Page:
The first time I set my eyes on Mrs. Obioma, this book-obsessed English teacher, that’s when I was a soft lad in JSS One class, I did not imagine Mrs. Obioma’s heart to be violent like a harmattan wind whistling and bending a purple hibiscus. I thought that behind that exquisite farcade of hers lay a stone; or, to borrow her phrase, a heart of darkness.
Mother said that beautiful people are generally wicked creatures that make things fall apart. But Mrs. Obioma is the definition of beauty and yet she could hardly bring herself to make you feel no longer at ease let alone make things fall apart; she was a darling to me and to all the students at Merchants of “Venice”, Oba. Father, we loved Mrs Obioma with a love that was more than love.
The sun above resembled an overripe orange that Monday morning and colourful birds raced each other with joyous songs that did not unite in a synchrony.
Father, I was huddled in the tranquil greenness of the school field watching a troupe of colourful butterflies flitting over a row of red roses and brooding over the Principal’s wife’s derogatory statement against me during the morning assembly. She was on the teaching staff, but Father, that did not accord her the right to say that I probably did not have a penis, that I should be sent home, or perhaps to Girls Secondary School, Oba, because Merchants is a boys’ school, that my beauty was startling. Spooky. Devilish. Look at his slender hands. Sculpted nose. Rosy lips. Curly hair. And a voice like classical music. A boy, no! Impossible! A male teacher must help us take off his shorts to examine if…I am sure this boy is a girl?
“I heard the teachers mistook you for a girl at the assembly,” Mrs Obioma said, after I had greeted her and scrambled to my feet.”Yes, Ma”, I said, my eyes following a grasshopper on the grass. A fly dropped down on a dead lily in the field from nowhere. A red-headed lizard nodded its appreciation to God, and then scurried forward. But the fly buzzed and took flight. I did not look up to see its destination. The lizard looked at us, did a few press-ups to impress us, and then scuttled off.
“Look me in my eyes”, Mrs Obioma said.
I did not, could not, look her in the eyes.
She told me never to listen to those artless mongoloids that called me a girl at the assembly. Then, quite suddenly, she took my hand and walked me to the direction of her office, her turquoise gown flapping in the breeze. Upstairs in her book-filled office, she asked me if I was hungry for food. I said yes, and she gave me ten children’s novels. I wasn’t surprised. People said that books had made her a little crazy. I reckon The Maids Are Not to Blame was one of the novels, but I am not sure. She even furnished me with eccentric pens and eraser and asked me to go and read or draw President Olusegun Obasanjo to forget my humiliation at the assembly. But I did not draw Obasanjo because I did not like his face. I liked Mrs Obioma’s face, so I drew her instead.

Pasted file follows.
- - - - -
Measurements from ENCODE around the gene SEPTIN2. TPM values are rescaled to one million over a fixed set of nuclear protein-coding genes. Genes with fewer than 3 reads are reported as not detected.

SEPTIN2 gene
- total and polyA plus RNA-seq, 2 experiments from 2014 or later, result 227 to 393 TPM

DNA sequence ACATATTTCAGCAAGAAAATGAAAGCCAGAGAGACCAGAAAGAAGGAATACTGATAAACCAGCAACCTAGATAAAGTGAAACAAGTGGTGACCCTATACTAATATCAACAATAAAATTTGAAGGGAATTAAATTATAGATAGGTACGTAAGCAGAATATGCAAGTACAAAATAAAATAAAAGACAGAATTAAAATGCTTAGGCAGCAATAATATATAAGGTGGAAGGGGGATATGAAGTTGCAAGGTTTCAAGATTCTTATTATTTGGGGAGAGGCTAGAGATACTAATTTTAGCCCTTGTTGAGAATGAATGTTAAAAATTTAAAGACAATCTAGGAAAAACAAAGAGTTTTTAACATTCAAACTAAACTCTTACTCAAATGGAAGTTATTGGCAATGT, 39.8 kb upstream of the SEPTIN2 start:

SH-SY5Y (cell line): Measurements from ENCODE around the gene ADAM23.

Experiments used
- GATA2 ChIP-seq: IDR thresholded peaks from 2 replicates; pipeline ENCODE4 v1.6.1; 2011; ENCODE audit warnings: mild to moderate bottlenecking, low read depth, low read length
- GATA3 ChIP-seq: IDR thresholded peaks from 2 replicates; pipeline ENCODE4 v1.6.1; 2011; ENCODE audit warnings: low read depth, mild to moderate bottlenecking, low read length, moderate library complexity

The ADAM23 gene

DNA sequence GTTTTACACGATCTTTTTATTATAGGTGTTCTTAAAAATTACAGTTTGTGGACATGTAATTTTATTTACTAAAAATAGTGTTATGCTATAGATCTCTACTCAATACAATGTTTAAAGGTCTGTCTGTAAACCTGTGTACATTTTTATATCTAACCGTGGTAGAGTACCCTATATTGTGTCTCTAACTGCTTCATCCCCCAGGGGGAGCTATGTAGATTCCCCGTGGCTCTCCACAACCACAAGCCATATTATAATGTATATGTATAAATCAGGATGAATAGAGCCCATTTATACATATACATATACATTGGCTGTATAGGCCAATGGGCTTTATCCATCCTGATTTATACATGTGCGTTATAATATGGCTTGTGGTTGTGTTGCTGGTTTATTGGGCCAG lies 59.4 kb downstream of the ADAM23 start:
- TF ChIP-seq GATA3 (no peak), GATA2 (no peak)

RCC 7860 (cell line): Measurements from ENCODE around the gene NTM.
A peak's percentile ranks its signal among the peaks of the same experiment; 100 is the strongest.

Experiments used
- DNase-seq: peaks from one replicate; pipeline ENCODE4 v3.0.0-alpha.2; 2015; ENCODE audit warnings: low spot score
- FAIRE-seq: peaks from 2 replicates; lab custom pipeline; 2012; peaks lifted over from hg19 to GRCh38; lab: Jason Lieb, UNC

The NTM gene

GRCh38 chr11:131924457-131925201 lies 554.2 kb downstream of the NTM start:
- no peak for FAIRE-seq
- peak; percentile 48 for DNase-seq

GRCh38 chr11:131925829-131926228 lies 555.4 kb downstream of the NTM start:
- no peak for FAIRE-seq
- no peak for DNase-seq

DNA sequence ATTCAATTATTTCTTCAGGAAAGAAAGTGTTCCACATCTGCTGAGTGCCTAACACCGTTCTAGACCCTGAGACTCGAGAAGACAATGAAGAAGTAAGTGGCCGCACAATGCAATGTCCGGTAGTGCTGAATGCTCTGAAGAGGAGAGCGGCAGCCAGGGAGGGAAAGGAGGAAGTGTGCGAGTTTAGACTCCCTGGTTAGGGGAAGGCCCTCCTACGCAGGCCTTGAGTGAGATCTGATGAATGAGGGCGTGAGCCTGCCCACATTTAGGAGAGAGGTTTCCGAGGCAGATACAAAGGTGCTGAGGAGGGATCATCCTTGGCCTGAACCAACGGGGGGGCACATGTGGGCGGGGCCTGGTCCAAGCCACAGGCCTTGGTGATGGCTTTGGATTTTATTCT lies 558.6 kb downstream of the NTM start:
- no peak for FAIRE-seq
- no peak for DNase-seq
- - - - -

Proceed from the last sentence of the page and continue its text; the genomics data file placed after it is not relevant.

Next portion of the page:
The next day, during Break/Siesta, Mrs. Obioma invited me to her office, and when I came, she requested to see my drawing. Or the synopsis of any of the novels. But I did not tell her that I did not read any of the novels and I did not give her the picture. I could not. Father, I could not because I put too much of myself in that picture. I was afraid: my romantic feelings for this woman who was old enough to be my mother was evident in every shade and curve of the picture. I painted her face with my friend’s brown crayon. I painted her lips dark red with my best red crayon and my blood. (I cut my thumb with a razor and mixed the blood in the dissolved crayon). I took off her short black hair and crowned her with very long gold hair so that her beauty would eclipse the beauty of Water-mermaid in my fairy tale book, which, according to my classmates, was the most beautiful creature in the world. All my crayons and my friends’ crayons were used. It was my childhood masterpiece, the picture.
- I was promoted to JSS2 and Mrs. Obioma was still demanding for the private assignment.
“Nna, I really want you to sketch Mr. President or review any of those literary works, eh?”
“Yes, ma,” I mumbled. “The picture and the review will be ready next week.”
But that was the last time I saw her that year. Governor Mbadinuju did not pay the teachers and so all secondary schools in Anambra were drained of life. Elephant grass swallowed the classrooms at Merchants and hoodlums frequently converged there to smoke wee-wee and talk about football and sexy Oba girls. My friend Peter cried when my father came to take my luggage and drive me back to College of Education, Nsugbe where he worked as the Chief Executive Officer. I was crying in my father’s Peugeut 504 because I would never see Mrs. Obioma, my sweet English teacher. I wanted her to cry when I rang her up and told her that Dad had come to take me back to Nsugbe, but she did not cry. I cried and cried into my handkerchief. I wanted her to cry into her handkerchief, but it was only Peter who cried. He said he would miss me, poor Peter. I wiped his eyes with my tear-stained handkerchief and stumbled to my father’s car.